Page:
A Matter of Perception, by Tahlia Newland

A Matter of Perception

When Tahlia Newland, an on-and-off blog-buddy of mine, asked me to read and review her collection of magical realism/urban fantasy short stories, there was no way I could refuse, but the truth is I’d have read this collection of six tales no matter who the author was.

Taken together, these stories are a collection of different ways to perceive fantasy, and to use fantasy to perceive reality. The collection feels like a complete suite – all moods and tastes are well represented. Taken separately, well, let’s do that, shall we?

The Drorgon Slayer’s Choice
An unnamed photographer’s assistant sees an interdimensional monster, and is rescued by a god, though she does some rescuing of her own. It’s a great blend of action, romance, and philosophy. This was my favorite of the collection, and not just because it’s the longest or most developed. I really wanted to know what happens next

The Bone Yard
This one is the darkest in the series, in terms of mood. It involves a woman in a desperate situation being helped by supernatural beings, though the twist at the end is rather grisly. A balance of classic horror and modern terror.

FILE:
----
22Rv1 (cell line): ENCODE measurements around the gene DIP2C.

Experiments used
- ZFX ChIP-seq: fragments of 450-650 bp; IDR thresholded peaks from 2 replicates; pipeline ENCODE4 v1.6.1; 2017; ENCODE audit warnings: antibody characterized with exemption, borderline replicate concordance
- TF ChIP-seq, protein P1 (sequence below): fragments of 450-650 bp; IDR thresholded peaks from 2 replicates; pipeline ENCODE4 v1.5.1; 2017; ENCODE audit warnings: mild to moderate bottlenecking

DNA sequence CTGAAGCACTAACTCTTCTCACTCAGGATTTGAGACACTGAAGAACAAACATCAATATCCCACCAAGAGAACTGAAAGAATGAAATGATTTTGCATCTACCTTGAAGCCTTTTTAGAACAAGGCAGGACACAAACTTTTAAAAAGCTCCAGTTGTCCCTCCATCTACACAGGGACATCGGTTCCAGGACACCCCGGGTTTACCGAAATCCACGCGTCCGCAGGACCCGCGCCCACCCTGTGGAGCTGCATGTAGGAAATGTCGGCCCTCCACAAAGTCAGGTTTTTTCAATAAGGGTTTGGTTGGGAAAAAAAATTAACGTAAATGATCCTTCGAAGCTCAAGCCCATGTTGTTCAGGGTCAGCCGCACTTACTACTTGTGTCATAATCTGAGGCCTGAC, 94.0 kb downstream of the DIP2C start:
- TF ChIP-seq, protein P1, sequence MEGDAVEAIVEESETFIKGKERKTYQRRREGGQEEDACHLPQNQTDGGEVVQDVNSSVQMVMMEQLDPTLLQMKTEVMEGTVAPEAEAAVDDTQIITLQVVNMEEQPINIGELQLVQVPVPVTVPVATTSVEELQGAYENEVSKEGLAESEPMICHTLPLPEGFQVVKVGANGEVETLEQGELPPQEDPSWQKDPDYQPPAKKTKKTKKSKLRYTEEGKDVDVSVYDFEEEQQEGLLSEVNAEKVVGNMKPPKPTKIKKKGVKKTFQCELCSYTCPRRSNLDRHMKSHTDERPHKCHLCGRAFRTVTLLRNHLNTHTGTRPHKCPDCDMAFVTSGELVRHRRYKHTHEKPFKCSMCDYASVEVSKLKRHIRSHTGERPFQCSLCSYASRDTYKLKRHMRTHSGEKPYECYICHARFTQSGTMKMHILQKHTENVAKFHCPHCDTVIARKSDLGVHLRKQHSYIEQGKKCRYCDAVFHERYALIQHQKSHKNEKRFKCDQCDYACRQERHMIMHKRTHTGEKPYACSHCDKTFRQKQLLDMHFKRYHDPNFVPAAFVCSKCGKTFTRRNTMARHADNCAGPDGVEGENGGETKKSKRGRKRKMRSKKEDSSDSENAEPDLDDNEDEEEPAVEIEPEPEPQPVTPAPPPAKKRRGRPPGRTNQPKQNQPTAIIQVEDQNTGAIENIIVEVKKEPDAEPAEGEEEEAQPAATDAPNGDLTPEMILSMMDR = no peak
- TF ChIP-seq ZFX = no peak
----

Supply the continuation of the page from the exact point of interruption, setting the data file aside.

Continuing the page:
Mistril’s Mistake
With great power comes great responsibility, even when you’re a wizard. The colored light battle had me imagining light sabers (but only a little), but the story about taking ownership of your actions is actually very good. More, please?

A Hole in the Pavement
What if our emotional troughs became literal holes that we fell into? That’s the premise of this story, and Newland envisions it beautifully. It was delicate and delicious.

Not me, it can’t be
Mind blowing: alternate points of view between a modern woman undergoing chemo and an ancient (fantasy?) world woman about to become a ritual sacrifice – and each are apparently dreaming of the other in a fabulous riff on the old “Am I a man dreaming I am a butterfly, or a butterfly dreaming I am a man” conundrum. I was teary at the end.

Rose Coloured Glasses
Easily the lightest tale in the sextet, this story is about an office worker named Sally who discovers a new perspective on her colleagues (and a possible new romance) thanks to a very special pair of glasses. Haven’t we all wished for these at some point?

I believe that any fan of fantasy, magical realism, or just a really gripping tale, will find this collection of stories compelling and entertaining, but what really puts the cherry on top is Newland’s explanation of the themes, included at the back of the book. Excellent book group fodder, but perfect for a plane trip, as well.

Goes well with hot chocolate and a brownie.

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